Every child should experience nature for themselves

Richard Hebditch, our External Affairs Director, looks at what role central government should play in helping connect children to nature.


A couple of months ago I went to a roundtable organised by Defra with Liz Truss to talk about kids and nature. We started by going round the table, hearing from wildlife, education and children’s organisations about their work. Like most of the other groups I told the others about our own successes, and together everyone reeled off the numbers from their own programmes to engage kids with the natural environment – a hundred thousand kids here engaged in a programme of activity, 200 million visits to the natural environment there,  a million trees for schools.  At the National Trust, we even helped make a film about the issue.

All of this should be helping provide benefits for children and young people themselves and for the natural environment, as set out in plenty of research reports over the years covering children’s health and education, and the link with more pro-nature and pro-environment behaviours.

So what’s the problem if we’re all doing so well? Well, there are probably two issues hidden beneath all of our apparent successes. The first is that some people are missed out in this –the fine detail of Natural England’s Monitor of Engagement with the Natural Environment suggests to me that those from poorer and more urban backgrounds aren’t engaging with the natural environment as much as those from non-urban areas or richer backgrounds.

And secondly, I’m not sure we’re yet seeing young people experiencing nature in an autonomous way, in other words experiencing it on their own terms rather than on the terms set by teachers or organised activities or programmes. Yes, we need organisations to provide opportunities as a start but we need to go beyond that so children can find their own experiences of nature. That means thinking about attitudes in society and also providing opportunities close to home.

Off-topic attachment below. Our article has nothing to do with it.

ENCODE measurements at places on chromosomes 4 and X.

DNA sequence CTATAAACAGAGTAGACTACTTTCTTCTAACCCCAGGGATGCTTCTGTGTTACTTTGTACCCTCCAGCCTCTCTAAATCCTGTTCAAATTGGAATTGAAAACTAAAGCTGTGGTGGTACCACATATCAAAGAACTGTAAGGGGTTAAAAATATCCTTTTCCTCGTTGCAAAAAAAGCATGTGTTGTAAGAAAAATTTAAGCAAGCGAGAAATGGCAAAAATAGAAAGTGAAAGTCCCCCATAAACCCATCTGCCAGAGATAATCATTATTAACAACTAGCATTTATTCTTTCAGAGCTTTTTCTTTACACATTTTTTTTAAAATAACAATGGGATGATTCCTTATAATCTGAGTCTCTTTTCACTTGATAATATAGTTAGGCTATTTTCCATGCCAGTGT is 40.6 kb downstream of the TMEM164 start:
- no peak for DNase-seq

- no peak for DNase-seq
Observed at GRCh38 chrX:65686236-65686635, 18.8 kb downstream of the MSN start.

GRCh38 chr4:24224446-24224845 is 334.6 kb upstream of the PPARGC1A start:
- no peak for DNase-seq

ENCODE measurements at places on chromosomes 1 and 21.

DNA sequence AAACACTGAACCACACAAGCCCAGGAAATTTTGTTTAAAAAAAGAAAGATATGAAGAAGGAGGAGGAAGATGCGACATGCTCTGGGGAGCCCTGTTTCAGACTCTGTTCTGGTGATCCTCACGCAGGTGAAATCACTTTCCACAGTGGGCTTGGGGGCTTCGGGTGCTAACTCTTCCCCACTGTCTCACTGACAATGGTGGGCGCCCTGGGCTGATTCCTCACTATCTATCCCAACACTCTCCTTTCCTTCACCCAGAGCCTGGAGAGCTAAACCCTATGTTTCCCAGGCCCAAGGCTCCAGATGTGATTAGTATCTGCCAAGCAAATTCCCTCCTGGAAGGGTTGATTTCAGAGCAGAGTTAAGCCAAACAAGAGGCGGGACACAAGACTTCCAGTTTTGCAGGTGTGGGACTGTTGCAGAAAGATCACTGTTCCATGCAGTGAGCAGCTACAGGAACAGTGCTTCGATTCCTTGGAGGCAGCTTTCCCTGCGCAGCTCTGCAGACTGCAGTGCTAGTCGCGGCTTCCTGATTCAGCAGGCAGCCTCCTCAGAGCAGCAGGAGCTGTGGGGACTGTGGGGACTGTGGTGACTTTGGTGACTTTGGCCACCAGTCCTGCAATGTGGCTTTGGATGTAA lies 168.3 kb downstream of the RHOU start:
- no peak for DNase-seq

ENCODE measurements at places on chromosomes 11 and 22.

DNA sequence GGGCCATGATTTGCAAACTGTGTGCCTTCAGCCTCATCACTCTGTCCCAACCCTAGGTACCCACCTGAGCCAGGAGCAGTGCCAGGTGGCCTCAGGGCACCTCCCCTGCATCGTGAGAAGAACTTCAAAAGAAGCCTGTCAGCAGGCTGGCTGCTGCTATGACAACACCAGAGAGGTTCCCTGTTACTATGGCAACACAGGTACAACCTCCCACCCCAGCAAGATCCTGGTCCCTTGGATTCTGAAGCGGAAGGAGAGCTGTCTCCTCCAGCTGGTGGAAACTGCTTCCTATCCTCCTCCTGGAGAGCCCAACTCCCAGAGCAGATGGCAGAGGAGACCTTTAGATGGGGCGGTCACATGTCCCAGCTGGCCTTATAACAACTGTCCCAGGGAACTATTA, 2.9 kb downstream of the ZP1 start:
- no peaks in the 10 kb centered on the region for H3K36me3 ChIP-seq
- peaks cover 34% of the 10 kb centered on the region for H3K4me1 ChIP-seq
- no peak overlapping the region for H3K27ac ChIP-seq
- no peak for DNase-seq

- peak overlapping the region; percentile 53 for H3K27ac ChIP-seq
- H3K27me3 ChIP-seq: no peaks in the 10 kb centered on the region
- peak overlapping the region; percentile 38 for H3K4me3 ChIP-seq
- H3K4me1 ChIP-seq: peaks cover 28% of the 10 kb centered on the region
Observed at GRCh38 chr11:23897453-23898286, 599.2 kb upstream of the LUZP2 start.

"The Kids Are Alright" ©Richard Hebditch

“The Kids Are Alright” © Richard Hebditch

So what role is there for Defra in this then? There’s always a tendency for NGOs to call for a “policy” response from central government to any problem. So the central state steps in by switching around spending, introducing new regulations, reorganising itself and others and legislating to make organisations and individuals act in particular ways. This can work (for instance the smoking ban’s beneficial impact on public health or the introduction of the plastic bag charge) but what is needed for the kind of problem we’re talking about here is a collaborative approach with those who are closer to the communities we need to work with.

So on attitudes, Defra should consider the outcomes of their 4 year Natural Connections demonstration project to see what can be done with the Department for Education, local education authorities, schools and teacher bodies to build teachers’ confidence and overcome barriers to participation, including support for teachers and pupils to explore the nature where they are in their local parks and greenspaces.